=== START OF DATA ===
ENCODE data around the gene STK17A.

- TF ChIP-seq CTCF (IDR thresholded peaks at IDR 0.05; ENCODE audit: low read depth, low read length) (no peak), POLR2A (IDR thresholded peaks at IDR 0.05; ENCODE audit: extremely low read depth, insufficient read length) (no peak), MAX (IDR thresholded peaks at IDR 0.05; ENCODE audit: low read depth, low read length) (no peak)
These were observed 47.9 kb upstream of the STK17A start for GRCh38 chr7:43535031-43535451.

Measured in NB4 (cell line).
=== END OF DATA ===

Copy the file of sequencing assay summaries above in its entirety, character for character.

ENCODE data around the gene STK17A.

- TF ChIP-seq CTCF (IDR thresholded peaks at IDR 0.05; ENCODE audit: low read depth, low read length) (no peak), POLR2A (IDR thresholded peaks at IDR 0.05; ENCODE audit: extremely low read depth, insufficient read length) (no peak), MAX (IDR thresholded peaks at IDR 0.05; ENCODE audit: low read depth, low read length) (no peak)
These were observed 47.9 kb upstream of the STK17A start for GRCh38 chr7:43535031-43535451.

Measured in NB4 (cell line).